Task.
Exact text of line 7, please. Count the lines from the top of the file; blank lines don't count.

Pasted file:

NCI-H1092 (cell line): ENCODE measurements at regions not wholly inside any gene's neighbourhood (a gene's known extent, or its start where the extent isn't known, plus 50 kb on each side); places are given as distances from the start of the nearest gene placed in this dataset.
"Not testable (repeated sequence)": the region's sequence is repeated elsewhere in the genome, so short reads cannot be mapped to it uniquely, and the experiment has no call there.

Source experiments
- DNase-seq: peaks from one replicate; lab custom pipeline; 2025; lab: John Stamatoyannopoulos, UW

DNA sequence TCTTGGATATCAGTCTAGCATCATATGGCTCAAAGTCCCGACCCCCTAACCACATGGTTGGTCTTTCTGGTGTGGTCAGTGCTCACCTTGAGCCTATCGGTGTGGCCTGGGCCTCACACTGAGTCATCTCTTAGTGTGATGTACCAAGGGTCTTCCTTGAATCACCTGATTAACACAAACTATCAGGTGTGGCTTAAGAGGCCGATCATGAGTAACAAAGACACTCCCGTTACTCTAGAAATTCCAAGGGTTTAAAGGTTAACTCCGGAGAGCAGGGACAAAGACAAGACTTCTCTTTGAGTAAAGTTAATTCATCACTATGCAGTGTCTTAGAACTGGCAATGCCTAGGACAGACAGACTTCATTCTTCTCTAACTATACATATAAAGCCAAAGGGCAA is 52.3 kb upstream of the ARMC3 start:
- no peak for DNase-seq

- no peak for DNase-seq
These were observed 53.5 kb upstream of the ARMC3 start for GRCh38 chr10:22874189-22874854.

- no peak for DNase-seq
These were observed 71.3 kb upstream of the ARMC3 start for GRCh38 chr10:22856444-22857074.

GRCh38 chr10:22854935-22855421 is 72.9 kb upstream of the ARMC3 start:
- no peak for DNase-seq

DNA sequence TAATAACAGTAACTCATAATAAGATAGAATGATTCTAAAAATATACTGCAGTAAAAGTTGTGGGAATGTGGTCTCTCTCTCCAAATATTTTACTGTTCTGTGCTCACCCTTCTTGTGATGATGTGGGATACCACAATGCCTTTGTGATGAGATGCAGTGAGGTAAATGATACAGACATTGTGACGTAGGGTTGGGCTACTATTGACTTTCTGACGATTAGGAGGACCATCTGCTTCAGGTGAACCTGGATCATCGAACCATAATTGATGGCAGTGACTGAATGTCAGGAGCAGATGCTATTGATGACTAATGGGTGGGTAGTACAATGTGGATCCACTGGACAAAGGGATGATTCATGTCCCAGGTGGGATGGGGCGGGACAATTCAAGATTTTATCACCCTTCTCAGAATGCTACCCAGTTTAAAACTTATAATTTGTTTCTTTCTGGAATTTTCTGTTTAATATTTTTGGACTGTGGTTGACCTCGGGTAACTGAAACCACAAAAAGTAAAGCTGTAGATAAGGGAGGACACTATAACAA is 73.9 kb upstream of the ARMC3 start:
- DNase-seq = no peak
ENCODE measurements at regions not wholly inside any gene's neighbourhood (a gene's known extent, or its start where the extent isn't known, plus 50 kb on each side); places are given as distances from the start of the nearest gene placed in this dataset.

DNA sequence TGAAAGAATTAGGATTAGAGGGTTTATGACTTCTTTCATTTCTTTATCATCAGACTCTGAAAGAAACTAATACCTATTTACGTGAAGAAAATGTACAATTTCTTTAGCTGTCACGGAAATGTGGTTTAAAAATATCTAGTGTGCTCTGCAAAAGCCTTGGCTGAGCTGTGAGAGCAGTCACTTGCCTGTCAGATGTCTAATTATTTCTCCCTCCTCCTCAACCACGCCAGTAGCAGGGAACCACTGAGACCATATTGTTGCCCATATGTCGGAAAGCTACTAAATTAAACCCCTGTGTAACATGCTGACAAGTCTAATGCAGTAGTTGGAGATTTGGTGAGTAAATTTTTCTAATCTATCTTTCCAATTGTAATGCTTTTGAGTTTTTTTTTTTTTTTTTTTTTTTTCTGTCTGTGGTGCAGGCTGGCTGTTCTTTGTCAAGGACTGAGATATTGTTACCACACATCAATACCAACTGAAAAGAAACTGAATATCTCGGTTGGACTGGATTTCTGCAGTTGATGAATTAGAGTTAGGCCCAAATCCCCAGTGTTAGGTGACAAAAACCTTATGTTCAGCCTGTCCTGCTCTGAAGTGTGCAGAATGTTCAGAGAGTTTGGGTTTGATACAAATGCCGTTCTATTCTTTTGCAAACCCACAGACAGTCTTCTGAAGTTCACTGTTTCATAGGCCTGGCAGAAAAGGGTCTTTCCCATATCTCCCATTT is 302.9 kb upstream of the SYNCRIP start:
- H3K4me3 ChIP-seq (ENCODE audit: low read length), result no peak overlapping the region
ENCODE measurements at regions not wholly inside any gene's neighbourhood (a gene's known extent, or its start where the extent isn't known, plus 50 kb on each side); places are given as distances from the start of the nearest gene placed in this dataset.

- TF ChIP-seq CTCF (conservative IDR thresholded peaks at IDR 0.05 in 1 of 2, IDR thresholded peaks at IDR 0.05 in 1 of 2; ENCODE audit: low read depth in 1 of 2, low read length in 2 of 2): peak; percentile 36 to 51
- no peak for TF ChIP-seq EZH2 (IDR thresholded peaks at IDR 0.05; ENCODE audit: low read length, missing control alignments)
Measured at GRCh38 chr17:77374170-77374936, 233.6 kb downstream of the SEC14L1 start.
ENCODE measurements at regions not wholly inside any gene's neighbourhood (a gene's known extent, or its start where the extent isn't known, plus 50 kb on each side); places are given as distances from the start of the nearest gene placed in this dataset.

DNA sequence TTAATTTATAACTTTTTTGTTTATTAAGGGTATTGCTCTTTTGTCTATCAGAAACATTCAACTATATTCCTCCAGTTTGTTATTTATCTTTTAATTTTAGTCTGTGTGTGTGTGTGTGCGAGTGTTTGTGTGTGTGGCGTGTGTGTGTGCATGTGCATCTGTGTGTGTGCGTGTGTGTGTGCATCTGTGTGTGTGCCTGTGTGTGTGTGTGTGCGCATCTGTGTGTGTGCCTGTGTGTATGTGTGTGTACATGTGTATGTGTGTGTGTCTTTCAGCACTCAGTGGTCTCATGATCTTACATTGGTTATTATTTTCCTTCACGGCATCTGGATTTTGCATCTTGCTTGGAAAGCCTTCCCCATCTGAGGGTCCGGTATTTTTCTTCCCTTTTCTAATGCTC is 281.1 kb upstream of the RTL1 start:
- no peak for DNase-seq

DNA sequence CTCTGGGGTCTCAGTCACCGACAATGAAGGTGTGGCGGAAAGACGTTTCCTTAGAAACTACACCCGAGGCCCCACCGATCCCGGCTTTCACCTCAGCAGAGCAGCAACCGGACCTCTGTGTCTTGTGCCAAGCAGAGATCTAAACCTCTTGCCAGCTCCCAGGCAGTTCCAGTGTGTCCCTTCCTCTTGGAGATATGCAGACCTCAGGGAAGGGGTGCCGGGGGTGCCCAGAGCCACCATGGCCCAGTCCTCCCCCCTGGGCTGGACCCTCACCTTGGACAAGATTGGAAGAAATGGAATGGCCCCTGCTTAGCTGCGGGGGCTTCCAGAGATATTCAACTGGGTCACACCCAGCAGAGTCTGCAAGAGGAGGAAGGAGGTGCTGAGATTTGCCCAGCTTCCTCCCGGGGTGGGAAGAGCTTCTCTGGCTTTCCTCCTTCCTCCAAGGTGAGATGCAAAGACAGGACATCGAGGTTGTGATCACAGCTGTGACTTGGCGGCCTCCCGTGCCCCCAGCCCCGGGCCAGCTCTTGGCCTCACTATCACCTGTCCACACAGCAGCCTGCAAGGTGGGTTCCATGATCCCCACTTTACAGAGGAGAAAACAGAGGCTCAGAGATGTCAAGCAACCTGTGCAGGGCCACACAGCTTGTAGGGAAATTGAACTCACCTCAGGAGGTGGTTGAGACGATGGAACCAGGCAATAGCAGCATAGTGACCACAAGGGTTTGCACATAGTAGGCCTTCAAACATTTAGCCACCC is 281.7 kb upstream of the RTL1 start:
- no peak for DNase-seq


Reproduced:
- no peak for DNase-seq